Mofsim and rebbishe stories are nice and a relevation of Godliness but are certainly not the ikkar. Also the fact that sometimes some segula doesn't work or a Bracha is not fulfilled isn't even evidence against whatever is represented by that thing working.
    When a Rebbe gives a bracha or an eitzah he doesn't guarantee you the results and that they will definitely come out the way you want it.

    If something miraculous will happen every single time one of two things will happen.
    Either we will completely lose all bechira or we will be ch"v traumatized and break.

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  9. Some years ago I had a taxi driver taking me to the airport after chaf-beis-shvat. He too mentioned looking for a shidduch, so maybe it was the same guy. Or maybe the same story for every taxi driver...

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  10. Modeh B'MiktsasOctober 12, 2009 at 3:31 PM

    Feivel, Satmar tells that one too. As does everyone else except Breslov.

    E: I thought you tried to keep kfira to the minimum?

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  11. Mottel: I was just noting that sometimes miracles don't happen. Why that is, I leave up to you.

    Modeh: That story was about a specific guy who was in the wood buisness. I think it was Shmuel Gurary, maybe?

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  12. There's nothing wrong with what you point out. The only thing that annoys me, is that due to the stupidity of the DiBification and BTization of Lubavitch, we think that such points are problematic.
    It was Gurary indeed in Modeh's story.

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  13. Modeh B'MiktsasOctober 12, 2009 at 9:49 PM

    I think it's just how chassidus, or faith in general works. I've told it about myself and various jobs or scores or whatnot I've davened for and not received.

    Mottel: What's your problem with BTs?

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  14. Feivel - it's easy to deflect attention from non-miracles by saying not to focus in on them, but that's not a satisfactory answer. If there is no assured way to achieve success via a rebbe and sometimes things don't come into fruition, then the whole thing is a wash. What's the point of asking for a bracha if there is a, let's say, 50/50 chance of success? It also tends to indicate that when something "miraculous" does happen, it cannot be attributed to the rebbe's doing. You cannot selectively choose stories with which to confirm the potency of a rebbe's actions, while deflecting attention from the vast instances of no positive outcome.

    The same question goes for brochos generally and davening ...

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  15. 1. Just because you don't get the outcome you desire does not mean you were not successful.

    2. 50/50 is much better odds then you have got without.

    3. I am not deflecting attention and there is no such thing as a non-positive outcome.

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  16. Modeh: What's wrong with DIBs? Sadly the education given to most BTs is very superficial -it turns the Rebbe from being a Rebbe to being a Hocus Pocus or the like. Since complexity is it, then a faith based entirely on mofsim that can't be understood, ironically, in the sechel of ChaBaD. It is to such beliefs that E's questions pose a possible problem.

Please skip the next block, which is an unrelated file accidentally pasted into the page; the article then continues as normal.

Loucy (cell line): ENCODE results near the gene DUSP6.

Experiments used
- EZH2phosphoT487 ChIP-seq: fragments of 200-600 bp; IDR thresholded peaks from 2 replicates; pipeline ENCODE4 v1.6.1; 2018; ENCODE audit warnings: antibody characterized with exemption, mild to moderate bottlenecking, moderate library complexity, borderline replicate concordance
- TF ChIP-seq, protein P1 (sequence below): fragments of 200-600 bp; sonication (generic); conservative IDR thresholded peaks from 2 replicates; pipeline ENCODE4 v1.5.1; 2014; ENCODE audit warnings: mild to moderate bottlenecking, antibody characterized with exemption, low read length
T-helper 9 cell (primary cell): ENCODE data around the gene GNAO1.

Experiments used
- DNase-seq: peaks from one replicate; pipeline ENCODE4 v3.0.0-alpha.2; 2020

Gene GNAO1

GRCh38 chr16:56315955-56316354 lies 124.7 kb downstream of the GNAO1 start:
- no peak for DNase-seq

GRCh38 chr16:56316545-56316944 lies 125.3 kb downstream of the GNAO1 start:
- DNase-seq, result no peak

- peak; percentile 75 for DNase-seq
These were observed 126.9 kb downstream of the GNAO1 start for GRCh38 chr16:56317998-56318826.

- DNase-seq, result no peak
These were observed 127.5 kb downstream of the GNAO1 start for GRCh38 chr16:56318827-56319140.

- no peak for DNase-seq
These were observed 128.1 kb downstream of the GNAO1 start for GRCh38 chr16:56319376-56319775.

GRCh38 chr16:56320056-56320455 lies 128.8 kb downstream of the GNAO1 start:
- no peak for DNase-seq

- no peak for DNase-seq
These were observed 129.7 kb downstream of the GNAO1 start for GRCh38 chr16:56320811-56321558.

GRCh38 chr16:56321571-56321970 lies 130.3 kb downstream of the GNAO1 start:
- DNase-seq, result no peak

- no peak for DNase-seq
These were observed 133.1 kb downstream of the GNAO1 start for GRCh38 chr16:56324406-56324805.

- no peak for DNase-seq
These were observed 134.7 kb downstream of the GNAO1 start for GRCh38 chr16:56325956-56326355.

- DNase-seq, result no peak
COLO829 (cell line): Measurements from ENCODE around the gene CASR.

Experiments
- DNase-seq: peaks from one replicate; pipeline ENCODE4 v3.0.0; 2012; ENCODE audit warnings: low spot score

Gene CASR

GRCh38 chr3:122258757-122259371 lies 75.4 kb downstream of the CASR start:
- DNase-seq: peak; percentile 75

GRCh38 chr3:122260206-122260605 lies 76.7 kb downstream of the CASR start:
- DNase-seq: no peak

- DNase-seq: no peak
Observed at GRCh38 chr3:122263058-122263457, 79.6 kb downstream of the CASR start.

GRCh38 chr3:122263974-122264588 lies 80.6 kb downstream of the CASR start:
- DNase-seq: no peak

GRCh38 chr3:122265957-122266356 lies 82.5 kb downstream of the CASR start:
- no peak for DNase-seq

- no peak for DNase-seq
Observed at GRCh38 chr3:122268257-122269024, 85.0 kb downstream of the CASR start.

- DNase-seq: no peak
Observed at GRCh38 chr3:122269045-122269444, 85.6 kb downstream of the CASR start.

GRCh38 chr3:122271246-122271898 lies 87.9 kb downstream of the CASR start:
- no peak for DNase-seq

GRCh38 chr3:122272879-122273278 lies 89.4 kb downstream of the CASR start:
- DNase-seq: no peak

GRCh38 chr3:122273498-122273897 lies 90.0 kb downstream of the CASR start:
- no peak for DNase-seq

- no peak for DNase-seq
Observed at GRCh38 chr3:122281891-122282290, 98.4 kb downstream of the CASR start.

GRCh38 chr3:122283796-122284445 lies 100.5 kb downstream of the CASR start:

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  17. Mottel1:the B part
    2:Well, I won't get started on the alte machleikes

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  18. F- All three responses were deflective of the question. And if those are the answers, then they raise a storm of other theological questions, chief of which is "why bother?"

    Anyways, we all know - or should know - that this isn't getting settled here.

    You also know 50/50 was obviously a made up number. Statistically, it is probably much lower. Not that statistics are available or anything.

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  19. Basically it comes down to "you pray to God because he's God whether or not you get what you want". This does not transfer well to rebbes.

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  20. Mottel: don't overgeneralize. The over reliance on mofsim comes from the flag-waving dibs, not all of them. And don't blame BTs. Blame those who should have educated them.

    Modeh: you'd be surprised how well it transfers to Rebbeim.

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  21. nemo: nice to hear from. You give it those silly fundis!

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  22. e: Well it shouldn't. עייו פיהמ"לרם פרק חלק

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  23. That's lazybochurspeak for a source. Since everyone knows exactly what I'm talking about I feel no need to spell it out.

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  24. Well, I've got nothing I'm interested in adding to this discussion, but all I can say is: Man, those were some kick-a-- pictures of the TRS/LE7 wedding! I'd definitely want that photographer by my wedding (if, that is, such an event ever takes place)...

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  25. Shriki, if you thought the pics were good, you should've seen the wedding itself!

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  26. e-Check this: http://altishalioti.blogspot.com/2009/10/miracle-chassid.html

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  27. The chasid is still nameless! Although she does write which rebbe it was...

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Forth shall ye all hold.